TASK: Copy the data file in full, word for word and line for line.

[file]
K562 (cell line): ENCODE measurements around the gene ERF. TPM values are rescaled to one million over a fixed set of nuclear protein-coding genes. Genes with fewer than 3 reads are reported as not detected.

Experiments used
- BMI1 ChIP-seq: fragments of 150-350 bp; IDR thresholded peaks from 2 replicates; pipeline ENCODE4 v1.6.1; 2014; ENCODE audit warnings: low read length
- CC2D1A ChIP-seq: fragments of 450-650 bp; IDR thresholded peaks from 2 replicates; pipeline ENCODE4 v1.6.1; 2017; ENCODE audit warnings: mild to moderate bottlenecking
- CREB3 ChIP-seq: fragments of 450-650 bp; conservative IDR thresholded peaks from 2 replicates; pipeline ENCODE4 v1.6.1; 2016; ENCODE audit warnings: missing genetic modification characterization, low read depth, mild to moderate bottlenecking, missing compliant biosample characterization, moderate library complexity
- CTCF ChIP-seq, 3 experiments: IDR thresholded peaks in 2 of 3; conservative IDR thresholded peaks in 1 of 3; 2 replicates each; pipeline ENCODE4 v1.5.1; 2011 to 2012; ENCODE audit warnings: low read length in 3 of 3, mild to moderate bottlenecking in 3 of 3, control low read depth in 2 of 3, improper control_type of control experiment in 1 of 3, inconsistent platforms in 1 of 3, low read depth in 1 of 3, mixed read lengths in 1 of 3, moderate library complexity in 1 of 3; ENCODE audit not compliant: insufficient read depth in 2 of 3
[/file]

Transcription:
K562 (cell line): ENCODE measurements around the gene ERF. TPM values are rescaled to one million over a fixed set of nuclear protein-coding genes. Genes with fewer than 3 reads are reported as not detected.

Experiments used
- BMI1 ChIP-seq: fragments of 150-350 bp; IDR thresholded peaks from 2 replicates; pipeline ENCODE4 v1.6.1; 2014; ENCODE audit warnings: low read length
- CC2D1A ChIP-seq: fragments of 450-650 bp; IDR thresholded peaks from 2 replicates; pipeline ENCODE4 v1.6.1; 2017; ENCODE audit warnings: mild to moderate bottlenecking
- CREB3 ChIP-seq: fragments of 450-650 bp; conservative IDR thresholded peaks from 2 replicates; pipeline ENCODE4 v1.6.1; 2016; ENCODE audit warnings: missing genetic modification characterization, low read depth, mild to moderate bottlenecking, missing compliant biosample characterization, moderate library complexity
- CTCF ChIP-seq, 3 experiments: IDR thresholded peaks in 2 of 3; conservative IDR thresholded peaks in 1 of 3; 2 replicates each; pipeline ENCODE4 v1.5.1; 2011 to 2012; ENCODE audit warnings: low read length in 3 of 3, mild to moderate bottlenecking in 3 of 3, control low read depth in 2 of 3, improper control_type of control experiment in 1 of 3, inconsistent platforms in 1 of 3, low read depth in 1 of 3, mixed read lengths in 1 of 3, moderate library complexity in 1 of 3; ENCODE audit not compliant: insufficient read depth in 2 of 3